Richard Wolff: On Bernie Sanders and Socialism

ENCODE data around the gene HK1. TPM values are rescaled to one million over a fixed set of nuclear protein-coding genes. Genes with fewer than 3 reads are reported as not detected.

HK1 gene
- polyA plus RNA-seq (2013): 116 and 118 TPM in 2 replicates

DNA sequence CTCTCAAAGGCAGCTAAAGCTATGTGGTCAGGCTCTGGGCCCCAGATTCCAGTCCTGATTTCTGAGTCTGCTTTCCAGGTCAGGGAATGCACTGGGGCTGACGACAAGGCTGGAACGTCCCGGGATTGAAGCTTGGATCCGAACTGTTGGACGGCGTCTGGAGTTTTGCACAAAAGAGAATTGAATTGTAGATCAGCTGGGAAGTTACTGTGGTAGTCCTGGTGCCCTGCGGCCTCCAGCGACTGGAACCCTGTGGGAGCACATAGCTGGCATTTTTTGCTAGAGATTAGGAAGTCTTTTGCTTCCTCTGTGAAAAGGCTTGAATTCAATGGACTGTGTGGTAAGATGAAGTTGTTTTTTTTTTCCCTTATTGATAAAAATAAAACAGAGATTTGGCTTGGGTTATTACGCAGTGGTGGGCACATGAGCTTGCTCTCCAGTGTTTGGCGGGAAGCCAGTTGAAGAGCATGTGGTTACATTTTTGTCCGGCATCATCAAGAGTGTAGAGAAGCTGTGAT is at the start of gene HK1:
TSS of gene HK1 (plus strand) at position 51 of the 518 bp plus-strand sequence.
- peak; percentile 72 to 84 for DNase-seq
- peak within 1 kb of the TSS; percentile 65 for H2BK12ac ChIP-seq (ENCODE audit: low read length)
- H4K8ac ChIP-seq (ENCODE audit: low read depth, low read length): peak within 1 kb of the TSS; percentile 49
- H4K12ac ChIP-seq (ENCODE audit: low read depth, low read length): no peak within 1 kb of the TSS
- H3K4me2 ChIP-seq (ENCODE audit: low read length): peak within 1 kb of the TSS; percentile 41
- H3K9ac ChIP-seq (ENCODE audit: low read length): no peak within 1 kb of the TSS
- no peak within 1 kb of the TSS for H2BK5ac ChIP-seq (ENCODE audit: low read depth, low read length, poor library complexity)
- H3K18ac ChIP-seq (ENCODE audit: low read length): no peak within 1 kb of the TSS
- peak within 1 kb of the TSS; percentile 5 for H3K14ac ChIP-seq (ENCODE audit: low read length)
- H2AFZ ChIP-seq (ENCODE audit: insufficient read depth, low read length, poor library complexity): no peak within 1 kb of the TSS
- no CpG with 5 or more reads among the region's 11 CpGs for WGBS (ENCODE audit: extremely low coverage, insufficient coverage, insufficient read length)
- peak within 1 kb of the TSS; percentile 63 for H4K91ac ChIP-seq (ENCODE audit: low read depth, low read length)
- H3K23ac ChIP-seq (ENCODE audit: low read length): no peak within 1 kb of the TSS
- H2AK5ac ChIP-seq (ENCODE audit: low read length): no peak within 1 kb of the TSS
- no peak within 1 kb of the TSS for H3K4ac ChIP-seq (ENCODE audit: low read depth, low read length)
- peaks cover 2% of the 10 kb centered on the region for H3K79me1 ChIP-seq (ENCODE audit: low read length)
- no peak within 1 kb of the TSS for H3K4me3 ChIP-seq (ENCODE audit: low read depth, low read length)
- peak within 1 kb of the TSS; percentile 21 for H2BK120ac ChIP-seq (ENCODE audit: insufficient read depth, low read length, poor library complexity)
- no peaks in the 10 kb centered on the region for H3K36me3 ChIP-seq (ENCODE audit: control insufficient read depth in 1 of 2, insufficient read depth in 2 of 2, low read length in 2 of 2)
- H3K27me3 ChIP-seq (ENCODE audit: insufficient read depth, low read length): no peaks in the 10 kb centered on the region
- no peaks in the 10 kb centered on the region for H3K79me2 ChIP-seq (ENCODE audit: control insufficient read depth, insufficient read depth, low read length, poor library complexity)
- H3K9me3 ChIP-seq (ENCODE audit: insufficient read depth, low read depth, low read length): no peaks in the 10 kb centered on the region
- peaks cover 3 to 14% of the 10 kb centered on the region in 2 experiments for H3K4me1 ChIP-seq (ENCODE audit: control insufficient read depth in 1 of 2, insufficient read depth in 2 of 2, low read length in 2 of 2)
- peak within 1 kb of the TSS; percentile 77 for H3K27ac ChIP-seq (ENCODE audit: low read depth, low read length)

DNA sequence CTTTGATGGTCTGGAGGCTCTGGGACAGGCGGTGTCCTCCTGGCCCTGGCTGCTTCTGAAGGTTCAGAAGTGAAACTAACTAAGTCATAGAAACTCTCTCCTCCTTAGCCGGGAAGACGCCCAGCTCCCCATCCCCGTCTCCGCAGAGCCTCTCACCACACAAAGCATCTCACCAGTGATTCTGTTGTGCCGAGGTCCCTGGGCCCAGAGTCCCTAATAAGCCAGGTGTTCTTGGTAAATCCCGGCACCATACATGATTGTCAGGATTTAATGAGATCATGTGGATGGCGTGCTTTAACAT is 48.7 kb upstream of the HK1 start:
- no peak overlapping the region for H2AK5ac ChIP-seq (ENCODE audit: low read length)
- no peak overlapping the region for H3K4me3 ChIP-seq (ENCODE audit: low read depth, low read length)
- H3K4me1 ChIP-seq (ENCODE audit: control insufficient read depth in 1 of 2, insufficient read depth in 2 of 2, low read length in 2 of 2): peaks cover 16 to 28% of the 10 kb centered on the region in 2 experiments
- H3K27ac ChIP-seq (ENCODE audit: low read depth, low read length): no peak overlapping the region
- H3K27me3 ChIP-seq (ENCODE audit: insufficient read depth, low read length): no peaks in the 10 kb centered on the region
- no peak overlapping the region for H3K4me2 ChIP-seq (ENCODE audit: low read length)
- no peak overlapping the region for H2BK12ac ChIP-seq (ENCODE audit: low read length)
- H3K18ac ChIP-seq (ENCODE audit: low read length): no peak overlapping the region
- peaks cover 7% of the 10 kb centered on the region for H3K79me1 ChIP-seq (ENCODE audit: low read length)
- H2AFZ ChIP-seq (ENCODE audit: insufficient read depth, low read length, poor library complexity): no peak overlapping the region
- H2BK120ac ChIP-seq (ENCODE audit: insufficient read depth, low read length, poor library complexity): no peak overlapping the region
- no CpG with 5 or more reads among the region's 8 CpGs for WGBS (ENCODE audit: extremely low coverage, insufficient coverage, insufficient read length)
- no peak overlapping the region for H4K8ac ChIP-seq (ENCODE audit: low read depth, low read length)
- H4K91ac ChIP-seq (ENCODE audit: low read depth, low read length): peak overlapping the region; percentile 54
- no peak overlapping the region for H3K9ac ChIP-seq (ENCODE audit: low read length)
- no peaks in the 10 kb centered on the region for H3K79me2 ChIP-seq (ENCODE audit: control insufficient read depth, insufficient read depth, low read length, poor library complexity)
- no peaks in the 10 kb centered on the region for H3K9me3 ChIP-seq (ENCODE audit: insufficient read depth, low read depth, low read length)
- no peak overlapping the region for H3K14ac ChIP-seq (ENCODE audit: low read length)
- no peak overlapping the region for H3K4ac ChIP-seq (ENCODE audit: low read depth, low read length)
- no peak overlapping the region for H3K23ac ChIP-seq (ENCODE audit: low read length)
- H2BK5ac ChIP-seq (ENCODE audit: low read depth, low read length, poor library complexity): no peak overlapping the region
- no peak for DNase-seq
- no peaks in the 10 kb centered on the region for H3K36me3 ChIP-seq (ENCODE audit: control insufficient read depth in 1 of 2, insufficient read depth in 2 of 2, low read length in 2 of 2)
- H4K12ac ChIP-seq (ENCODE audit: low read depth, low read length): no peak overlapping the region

today on the Laura Flanders show is socialism still an American taboo not so much says Professor Richard Wolffe host of a hit podcast on the subject then nor was it ever says nation columnist john nichols author of the s word and an F word for me in which I proposed renaming capitalism welcome to our program Bernie Sanders who calls himself an independent socialist is running for president of the United States Fox News is still out there calling President Obama a socialist the u.s. is making peace with the socialism of Cuba but saber-rattling still over the socialism of Venezuela our next guest is here to help us make sense of all these different socialism's richard d wolf is professor of economics emeritus the university of massachusetts and a visiting professor in the graduate program in international affairs at the new school university here in new york he's authored or co-authored more than a dozen books including his most recent capitalism's crisis deepens essays on the global economic meltdown 2010 to 14 he also hosts the weekly economic update podcast one of my favorites welcome to the program welcome back Rick thank you very much glad to be here one of the things you talk about so brilliantly in your podcast is the question of education as a commodity just quickly can you talk about how that commodity that value is spread about ona yeah I think that it's a catastrophe frankly that education is understood as some object that you buy like any other commodity so you decide whether it's worth it or not and you think about it as an individual should I spend the money will it pay off education is something that changes the community changes the whole society we want to live in a society where people are educated where people can enjoy a vast array of things of light and bring their own creativity out for themselves and for everybody else it's the quintessential social arrangement the way we relate to one another if we want to live in a good society a commitment to first-class education is the first thing we would do if we understood the importance to all of our lives and not just to the narrow question of making a living or making a profit that's the tragedy that's why in our times now when we're having economic difficulty we as a nation or cutting education when anyone with F a brain would know that the future of the United States in a world economy depends more on the quality and quantity of educated people we produce than on anything else we are shooting ourselves in the foot because we're so focused on the profit loss statement we don't understand the broader meaning and significance and benefit to all of us of a good education system for everything that's a classic example of we vs. me thinking we in the u.s. tend to do the me thinking but these socialist countries were talking about focus more on the Wii you're seeing extraordinary turn out to your sessions around the country teaching about socialism how do you explain it I think Americans are finally coming to terms with the fact that this isn't just another economic downturn that this is a long deep crisis that there isn't an upturn around the corner despite all the talk about recovery and this asking questions like intelligent people would do what's going on why is this happening and then the big one could we do better than this and suddenly since I deal with those questions I'm in demand and I won't deny there's an ego gratification that is part of the story well it's pretty fascinating I mean I've been to a bunch of your monthly updates which are live events in the church basement in New York City once a month the crowd has done nothing but grow at least this year week after week you've got hundreds of people cramming in that room to talk about what is socialism what's happening in our economy and what are some of the ways of understanding what's going on now that people are paying the attention that they are well I was hesitant for example to schedule a discussion of socialism but so many people asked that I realized okay the taboo has been broken it was unacceptable in America for most of the post-war period since 1945 to talk about this because you had a kind of aroma that you were being unpatriotic that you were not a lover of our country and all of that kind of talk which was effective it shut people down it freaked them out it frightened them and even at the end of the Cold War when the big Bugaboo of the Soviet Union had imploded on itself it still seemed decade after decades been 25 years now that it was still impossible and then with the crash of 2008 everything has changed I mean it is fairly significant that a man who has called himself for years an independent socialist is running for president of the United States albeit on the Democratic Party ticket what do you make of the Sanders cotton candidates I think it's the same phenomena as I'm encountering that he realizes that there's two ways of saying it either the taboo against socialism has listed and I'm sure that that's part of what's going on but the other part is all of the rest of American politics has moved several steps to the right so that a man like Bernie Sanders is all that there is left of center that's running and otherwise there'd be nobody and he is looking to cash in on a gathering of people for whom everybody else is so probably problematic that he looks spiked by comparison the way the right one so let's define a few terms I mean what's the difference between socialism in Western Europe Northern Europe and Venezuela and Cuba site Latin America well I think they're an animal it isn't it isn't you know socialism has a long history and it starts before Karl Marx even though his name is associated with it but I think the most important thing to understand is from a relatively few people in a few parts of Europe calling themselves socialists sort of at the end of the 18th early 19th century over the next hundred and fifty years the thing spreads globally that's an incredibly short time historically for an idea to become part of the life of every country on this planet and it's a if things go that quickly then there's no alternative but to see people interpreting it differently depending on their own religions our own cultures their own histories what Cubans mean by socialism what Venezuelans mean what Swedes mean what Nigerians mean that couldn't possibly be the same they don't interpret Christianity the same they don't interpret almost anything the same and I think there you find the explanation for why the word socialism is on the one hand so very attractive to people and yet so differently interpreting now there is that word social right there in the middle and that has something to do with it right absolutely what well you know the early critics of capitalism want to take a step back every system like capitalism whether it's slavery or feudalism or any other systems we've had as our economic arrangements have always had people who loved them and people who felt we could do better there's nothing new about a criticism of capitalism it was part of the birth of that system itself and the people who were critical who weren't happy about how capitalism was evolving already in the 19th century looked around for a word because that's part of the problem how do we capture in a word what we don't like about capitalism and the word there were many candidates but the one that ended up being in people's minds the way to grasp that idea was to say in capitalism everybody is for himself herself as an individual put the community out of your mind put the collectivity out of your mind that you're famously said there is no such thing as community absolutely you're on your own yet you're on your own goal you're gonna build yourself we're all for ourselves it's adam smith you know if we all do what's good for us individually it'll somehow magically work out to be the best for everyone socialists were the people who always said no no no that's nutty if you want the community to be good if you want the society you live in to be good you have to work at that that has to be part of what you care about what you give yourself to if you give yourself only to yourself you will end up maybe being rich but you will be the loneliest person on the planet and the criticisms of capitalism settled around this word we're not individualists we are committed to a good community a good society we are social ists and it also has wrapped up in it with the has wrapped up in the idea an idea of central planning that we will plan society somehow right yes because if you care about the society then you have to work some plan of how to go about making a good society you know I'd like to point out to people that whenever a corporate leader tries to figure out how to organize is or her corporation they kept together a group of people who spend all day every day planning the community of this corporation the thousands of employees the relationships with the vendors capitalism is not the negation of planning capitalism does planning but always for a few people for the benefit of the few it does not socialist planning where the whole idea was you plan for the benefit of the community of the total so give us an example I mean I get it slavery took a lot of planning with a decision um give us an example of planning by shareholders now that that maybe would be different if we took it out of their hands well at this point shareholders have become ancillary to most companies the planning is in the hands of a group of people that are elected by shareholders they elect this thing called the board of directors 15-20 people that sit at the top of the pyramid of all the major corporations anywhere in the world and to them is assigned the task plan decide where you're going to produce decide how you're going to produce they organize the technological choices the company they decide who to employ how to employ what the pay what do what to change what price did show all the big decisions are made by a tiny group of people or their assistants so everything is planned but two key things it's planned by a tiny minority of people without the participation of everybody else and it is planned for their benefit as corporate executives or for the shareholders that gave them their jobs as board of directors so we have planning but it is for the private benefit of the few and the whole idea of socialism was planning for everybody but it's not planning or not planning that's a mistake and how does environmental crisis affect all of this I mean one of the situations we have right now is students and activists and others petitioning oil companies and gas companies to please pay attention to global warming this is an odd way to plan our future as a planet right and it's perfect fodder for this socialism versus capitalism because if your only interest is to plan to make them at most money you can the most profit for your company the most income for your shareholders then you put aside the other questions you don't worry about that I mean the worst example in the world is the shift of the last 20 years from producing the clothing we all wear here nearby to producing it at 10,000 miles away in Bangladesh or China or India and then bringing it 10,000 miles back wasting enormous amounts of energy polluting the air and the water as we do it that was profitable that's why it was done but it wasn't a plan because anyone with even a little bit of ecological sense would have said to save the planet which we do as a planned outcome of our society that's crazy that only makes sense if you're planning how to make profit for a company then you do that and I think for socialist it's always been of course the planet has to be taken care of that's part of what it means to take care of a society is to preserve your relationship to nature the private capitalists is not worried about the society that's what capitalism is and that's why capitalist have an instinctual resistance against ecological and environmental thinking because it's very close to the old socialist idea that what ought to be decided is what's good for the community as a whole rather than what makes money for a minority this is some of what Naomi Klein writes about us changes everything the other thing you have to do is build political power i'm looking at spain i'm looking at Greece even Alberta Canada and seeing other countries are way further along in building movements and parties related to those movements expressing some of these ideas than we are here what's holding us back I think that we haven't yet accepted that the crisis is as deep and the crisis is as long as it actually is and and I understand that you know I'm an American I understand my fellow citizens they don't want to see what's a scary sight they don't want to face what's a scary and I noticed he took a long time for the Greeks to go through a very bad struggle before cereza becomes an important political movement the same thing in Spain before podemos does the same thing in Alberta before their the New Democratic Party galvanizes and I think there are signs that things that have been percolating slowly have suddenly speeded up the leader in Alberta the leader in Spain they're all women their women coming to the fore playing a role in a left-wing rejection of all that has come before I think it's accumulating when it goes it goes very fast everybody was surprised by the outcome in Alberta couldn't imagine it the government in Spain still hasn't made a statement because it can't get over what happened in the month of may to the elections there two major cities never presented elected people who will be mayor's who are women from the left wonderful communist one wonderful more fighter of evictions absolutely and the one that the fighter four evictions in Barcelona is becoming a regional hero inspiring people it's remarkable cereza with all the negative publicity it gets is also fighting to change grease from the top to the bottom and even opposition parliamentarians in Greece acknowledge that this left-wing government which they don't like because its left wing has had more courage to fight to free Greece from being the small poor corner of Europe than all of the previous governments and that's why the support is there and I think we will be surprised in the United States by how fast it goes when when that last little moment comes the way we were in the autumn of 2011 when Occupy Wall Street came literally out of nowhere and became the determining metaphor for what was going on in the next 45 months Rick well thanks so much for coming in it's always great to talk it my pleasure thank you laura you can get more information about rick Wolf's podcast at our website nation magazine reporter John Nichols has written a whole book about socialism in the USA the S word it is a long and storied American history in fact he says last summer I had a chance to ask John about his book and more for more information about the S word you can go to our website I'm John Nichols i read about politics for the nation magazine but one of the things I'm most interested in is social movements and political movements and one of the things that always strikes me is that we we have a very poor sense of history as regards our social movements in America the fact of the matter is that many ideologies have deep roots in this country you can find libertarian streams that go back to the founding of the Republic you can also find socialist streams that go back to the founding of the Republic Tom Paine's last great pamphlet was called agrarian justice and in it he outlined a theory of a social welfare state in the years that followed radical activists were often referred to by even the New York Times as red pay nights ie that they were advocating for ideas outlined in agrarian justice a rather social democratic notion the Republican Party was clearly founded by many people who identified as Social Democrats including some friends of Karl Marx who emigrated after the 1848 uprisings in Europe and this just goes on throughout our history the truth of the matter is America has a very rich radical socialist Social Democratic history and when we begin to look at it what we find is that it didn't know is define this country but it often added ideas to the discourse and I think that's part of our crisis today our discourse has become very very narrow very defined by wealthy and powerful folks and we don't have the inputs that we use to have demanding Social Security Medicare Medicaid demanding civil rights demanding big changes now that's not to say we don't have movements today that our making demands and some of them are rising and we have a new era where we're seeing things happen but we ought to understand that it was not uncommon in the era of say a Franklin Roosevelt to have President Roosevelt sit down and meet with Norman Thomas who was the socialist candidate for president United States very comfortably to have John Kennedy read socialist Michael Harrington's book the other America and to have Lyndon Johnson invite Harrington as well as radicals like a Phillip Randolph a to White House to outline ideas for how to address poverty Lincoln Lincoln was a fascinating case Abraham Lincoln was a great reader of Horace Greeley's New York Herald Tribune or New York Herald Tribune yin and other publications that really put out over the years and the important thing to understand is that Karl Marx was Greeley's European correspondent and so there's very little question that Abraham Lincoln read really radical ideas and read a lot of really radical ideas and what's interesting is that in a book i did on all this it's interesting that when you listen to Lincoln's speeches you will find that while I wouldn't even necessarily say he was a social democrat except on some land issues I think he may have been there but what I will say is that he often integrated language that was clearly radical ideas class analysis talking about the importance of Labor as it relates to capital and you think well wow that's certainly sounding like like a foreign idea no that was something that Abraham Lincoln talked about in his first State of the Union address who is mayra London my London was a immigrant from Lithuania who came to New York and his father had been an activist he'd grew up in the lower east side he became very active in needle trades you know the unions that made clothing in the early years of the 20th century that was a big deal Meyer London represented many of the rising unions he was an activist and in nineteen fourteen hundred years ago Meyer London filed his paperwork to run for the United States Congress as a socialist he ran against the Democrat and Republican from the Lower East Side and he was elected now what's fascinating about this was when he was elected it wasn't that big a deal because in New York City there was a large Social Democratic Socialist Movement there and and it wasn't that shocking to people he went up to Congress and served in Congress as a very bold very radical player as did another socialist elected from Milwaukee two years earlier Victor burger and and I think this is one of the things that people ought to understand that historically we have had socialists it in our Congress we've had Social Democrats that in our Congress we've had some very very radical people there and they have not hectored from the sidelines they have often framed out ideas and an important ideas and Meyer London as we note the hundredth anniversary of his election to congress was someone who was a great leader on a host of economic issues health care issues social justice issues trade union issues framing out much of what would become the new deal but also on issues like anti-semitism and civil rights and this is an important part of our history when we deny third parties and i will say third parties to the right and the left and groupings that are outside of our mainstream politics when we deny that history we we did we don't understand how things happen things happen when people on the Lower East Side of New York elect a guy like Meyer London to Congress that was the nation magazines John Nichols interviewed last year you'll find a link to his book the S word at our website not so long ago yale university received a 150 million dollar gift that looked like a lot until harvard scooped up 400 million a few weeks later both gifts came from Wall Street speculators Blackstone Group founder and CEO Stephen Schwarzman and hedge fund executive john s paulson Paulsen's donation alone was more money than ninety eight percent of u.s. colleges having their entire endowments it shows just how bad inequalities become said critics it also reveals a thing or two about what's become about democracy as economist richard wolf has pointed out with their charitable contributions paulson and Schwartzman gave in one case to endow an engineering school in the other to build an art center Yale's third but the multi billionaires also took from the state that's because under US law they can use their gifts to their Armour martyrs to pay less to Uncle Sam in tax wolf calculates Schwartzman will save upwards of 75 million dollars in polson way more public coffers stretched already will be that much worse off Yale was already the nation's second richest College Harvard the first the to have scholarship funds and claim to consider all qualified applicants but let's face it if it's a society we really wanted to diminish inequality and reduce the problems associated with unequal access to education and opportunity would we really be giving more millions to a few private schools while the mass of public ones cry out for books freedom of choice for those who can choose say the Boosters that's what makes capitalist economies distinct from the communist or socialist sort we let the self not the state decide our fate that's what makes capitalism great we as opposed to they believe in maximum freedom for those who have money and minimum government if such as really to be the way things are let's at least tweak the terminology as selfish as a word is taken it's called capitalism what it is anti socialism it's flat-out antisocial and proud of it tell me what you think write to me laura lau ra at grit TV org and thanks bama laureth nada show we hear from some movement elders dr. Cornel West with your former mentee Michael Eric Dyson oh we got pray for that negro yeah and later in the show an excerpt from a new film about Miss major Griffin Gracie the hardest person I think that we all have to fight straight across for the tangent present is ourselves how do we shape our future today on the Laura Flanders show we speak to author and architect Keller Easterling is a ballooning number of extra state organizations and extra state actors and we speak with scientist Helen Caldicott about facing the nuclear threat children getting cancer at the age of six instead of 60 that's a legacy we're leaving to our descendants how dare we